There was a post recently on “Admitted,” the blog of the National Association for College Admissions Counseling (NACAC), that examined how many adults — if they could do it all over again — would choose to attend a different college than the one from which they graduated. The post, written by Mary Stegmeir, cites how a survey conducted by Gallup and the Strada Education Network found that 28% of those polled responded they’d have attended a different college if they could get a Mulligan. Of course, there are no Mulligans years after college — only if you’re able to realize you’d like to attend a different college during those four years and successfully transfer to another institution.
Unsurprisingly, many respondents also weren’t happy with their choice of major. Many would have chosen a different course of study if they had the chance to do college all over again — kind of like how Zac Efron got to do high school all over again in “Seventeen Again.” Oh wait, that was fiction. Anyhow, as Stegmeir writes of the study, “Other key findings include: individuals with some college but no degree are the most likely to say they would select a different institution, major, or degree choice; individuals who borrowed larger amounts of student loans to pay for undergraduate training are more likely to report they would make different educational decisions; individuals who attended a for-profit institution at the sub-baccalaureate level or who attended a private, nonprofit institution at the two-year level are more likely to regret their decisions than those who earned credentials from other institutions.”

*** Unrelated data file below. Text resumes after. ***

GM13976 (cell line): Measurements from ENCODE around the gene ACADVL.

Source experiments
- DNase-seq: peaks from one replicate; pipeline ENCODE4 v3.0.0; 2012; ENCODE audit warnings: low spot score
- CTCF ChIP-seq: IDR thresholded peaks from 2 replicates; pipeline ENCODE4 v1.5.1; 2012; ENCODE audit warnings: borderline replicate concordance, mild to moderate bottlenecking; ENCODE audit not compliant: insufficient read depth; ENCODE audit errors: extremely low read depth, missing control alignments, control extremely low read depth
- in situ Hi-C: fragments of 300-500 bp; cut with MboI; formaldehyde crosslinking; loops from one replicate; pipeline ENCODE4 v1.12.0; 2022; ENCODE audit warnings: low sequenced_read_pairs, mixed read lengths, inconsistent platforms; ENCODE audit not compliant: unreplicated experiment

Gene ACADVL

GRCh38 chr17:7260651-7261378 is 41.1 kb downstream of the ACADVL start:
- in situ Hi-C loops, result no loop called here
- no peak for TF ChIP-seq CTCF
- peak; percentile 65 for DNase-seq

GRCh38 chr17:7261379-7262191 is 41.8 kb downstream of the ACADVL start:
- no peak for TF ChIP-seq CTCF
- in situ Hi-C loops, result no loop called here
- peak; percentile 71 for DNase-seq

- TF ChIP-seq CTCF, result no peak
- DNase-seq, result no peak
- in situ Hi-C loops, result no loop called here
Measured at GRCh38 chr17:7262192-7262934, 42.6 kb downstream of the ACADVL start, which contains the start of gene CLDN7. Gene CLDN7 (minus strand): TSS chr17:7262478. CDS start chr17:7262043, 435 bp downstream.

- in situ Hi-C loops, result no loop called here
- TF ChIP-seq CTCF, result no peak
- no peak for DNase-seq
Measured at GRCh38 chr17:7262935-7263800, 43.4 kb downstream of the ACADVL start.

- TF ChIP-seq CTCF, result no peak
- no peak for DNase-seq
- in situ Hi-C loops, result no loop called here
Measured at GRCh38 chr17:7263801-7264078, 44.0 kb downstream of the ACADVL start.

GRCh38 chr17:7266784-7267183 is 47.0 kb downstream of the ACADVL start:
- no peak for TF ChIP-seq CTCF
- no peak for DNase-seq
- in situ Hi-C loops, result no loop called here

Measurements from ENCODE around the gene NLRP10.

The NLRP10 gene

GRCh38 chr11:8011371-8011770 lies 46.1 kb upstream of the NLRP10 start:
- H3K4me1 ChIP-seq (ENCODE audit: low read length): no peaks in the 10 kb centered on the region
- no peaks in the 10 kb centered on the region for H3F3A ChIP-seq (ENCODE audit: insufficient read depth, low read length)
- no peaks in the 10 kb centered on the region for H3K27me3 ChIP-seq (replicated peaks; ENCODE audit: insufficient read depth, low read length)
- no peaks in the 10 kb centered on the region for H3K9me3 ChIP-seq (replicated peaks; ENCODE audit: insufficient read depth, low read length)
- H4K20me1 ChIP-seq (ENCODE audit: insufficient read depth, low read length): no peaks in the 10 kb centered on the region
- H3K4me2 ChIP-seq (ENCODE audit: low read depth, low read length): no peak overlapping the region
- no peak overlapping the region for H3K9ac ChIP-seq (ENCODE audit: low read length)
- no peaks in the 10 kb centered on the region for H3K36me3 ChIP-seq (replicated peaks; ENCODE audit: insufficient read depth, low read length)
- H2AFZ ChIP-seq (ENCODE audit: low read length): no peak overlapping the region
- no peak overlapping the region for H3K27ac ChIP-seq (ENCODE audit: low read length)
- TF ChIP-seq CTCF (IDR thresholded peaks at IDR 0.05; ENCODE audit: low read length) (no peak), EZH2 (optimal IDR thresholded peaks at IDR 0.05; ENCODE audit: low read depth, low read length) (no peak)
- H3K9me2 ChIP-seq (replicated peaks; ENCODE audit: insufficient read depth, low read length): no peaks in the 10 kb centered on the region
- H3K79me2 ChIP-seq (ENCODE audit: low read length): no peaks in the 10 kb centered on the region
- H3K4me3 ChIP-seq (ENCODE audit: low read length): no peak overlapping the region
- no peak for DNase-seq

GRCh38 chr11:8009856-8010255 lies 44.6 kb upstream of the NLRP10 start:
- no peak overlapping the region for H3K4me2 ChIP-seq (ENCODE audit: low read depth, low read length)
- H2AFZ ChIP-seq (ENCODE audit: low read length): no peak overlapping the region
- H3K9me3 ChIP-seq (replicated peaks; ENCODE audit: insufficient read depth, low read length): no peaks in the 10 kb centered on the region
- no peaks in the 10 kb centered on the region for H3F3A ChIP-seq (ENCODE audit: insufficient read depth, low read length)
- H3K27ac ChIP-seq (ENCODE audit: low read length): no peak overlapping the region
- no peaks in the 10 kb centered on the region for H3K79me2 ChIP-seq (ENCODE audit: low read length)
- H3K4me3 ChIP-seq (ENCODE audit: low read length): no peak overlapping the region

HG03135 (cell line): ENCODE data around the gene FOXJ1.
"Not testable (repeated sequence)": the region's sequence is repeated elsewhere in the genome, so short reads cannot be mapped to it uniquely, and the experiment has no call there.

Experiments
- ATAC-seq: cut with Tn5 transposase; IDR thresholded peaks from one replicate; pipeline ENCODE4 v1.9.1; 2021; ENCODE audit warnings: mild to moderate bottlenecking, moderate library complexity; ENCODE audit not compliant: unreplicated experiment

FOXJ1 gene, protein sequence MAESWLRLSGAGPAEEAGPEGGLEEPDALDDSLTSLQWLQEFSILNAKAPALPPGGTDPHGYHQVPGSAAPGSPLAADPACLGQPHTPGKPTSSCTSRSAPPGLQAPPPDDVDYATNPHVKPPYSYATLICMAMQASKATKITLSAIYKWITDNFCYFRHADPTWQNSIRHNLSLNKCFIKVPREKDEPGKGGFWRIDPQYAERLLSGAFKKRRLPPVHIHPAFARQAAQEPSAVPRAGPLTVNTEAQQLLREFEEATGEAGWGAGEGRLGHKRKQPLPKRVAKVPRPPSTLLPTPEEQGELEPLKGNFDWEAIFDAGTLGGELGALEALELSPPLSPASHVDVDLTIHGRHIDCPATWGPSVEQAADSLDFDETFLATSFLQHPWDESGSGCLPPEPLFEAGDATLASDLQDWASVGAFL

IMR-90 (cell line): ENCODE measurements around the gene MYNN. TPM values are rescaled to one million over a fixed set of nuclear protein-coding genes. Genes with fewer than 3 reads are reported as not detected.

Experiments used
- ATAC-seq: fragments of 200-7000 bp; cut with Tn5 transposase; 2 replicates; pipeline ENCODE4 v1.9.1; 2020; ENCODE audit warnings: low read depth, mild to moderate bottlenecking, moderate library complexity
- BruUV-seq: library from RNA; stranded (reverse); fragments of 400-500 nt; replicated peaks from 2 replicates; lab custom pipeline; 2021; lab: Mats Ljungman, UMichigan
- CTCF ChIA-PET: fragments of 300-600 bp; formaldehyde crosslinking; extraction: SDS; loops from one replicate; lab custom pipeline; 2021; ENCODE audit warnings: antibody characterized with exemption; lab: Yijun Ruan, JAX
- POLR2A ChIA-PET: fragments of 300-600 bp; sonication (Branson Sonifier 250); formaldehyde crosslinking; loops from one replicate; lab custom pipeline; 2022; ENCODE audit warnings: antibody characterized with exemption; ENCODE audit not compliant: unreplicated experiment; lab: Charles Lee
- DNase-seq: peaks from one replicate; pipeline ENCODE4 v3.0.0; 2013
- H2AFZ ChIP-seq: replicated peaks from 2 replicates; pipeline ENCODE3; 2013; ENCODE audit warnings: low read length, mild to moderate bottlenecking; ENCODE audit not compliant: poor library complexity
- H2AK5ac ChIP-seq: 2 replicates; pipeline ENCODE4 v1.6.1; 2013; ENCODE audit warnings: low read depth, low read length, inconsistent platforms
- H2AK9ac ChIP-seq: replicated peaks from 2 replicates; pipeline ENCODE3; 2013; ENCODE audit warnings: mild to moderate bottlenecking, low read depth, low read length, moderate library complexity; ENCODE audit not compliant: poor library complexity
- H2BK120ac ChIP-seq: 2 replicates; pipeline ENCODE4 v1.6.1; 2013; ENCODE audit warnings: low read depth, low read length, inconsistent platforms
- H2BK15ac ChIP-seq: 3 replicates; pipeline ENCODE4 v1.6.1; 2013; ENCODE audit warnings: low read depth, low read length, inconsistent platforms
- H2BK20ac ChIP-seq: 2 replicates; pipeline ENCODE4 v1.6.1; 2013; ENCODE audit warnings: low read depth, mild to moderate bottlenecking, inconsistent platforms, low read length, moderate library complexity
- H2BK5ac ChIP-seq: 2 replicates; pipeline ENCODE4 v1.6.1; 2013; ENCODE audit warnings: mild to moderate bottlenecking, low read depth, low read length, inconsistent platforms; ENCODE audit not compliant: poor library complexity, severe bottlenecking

Many students who approach the highly selective college admissions process incorrectly don’t end up getting into their top choice schools. And so they matriculate to less prestigious universities even though it’s not what they would have wanted — because they have no choice. We suspect that a sizable percentage of respondents to this survey who cited that they would attend a different school in hindsight if given the opportunity didn’t end up getting into their top college choice(s) during the admissions process. We suspset their displeasure began at the very start. But it’s just a guess.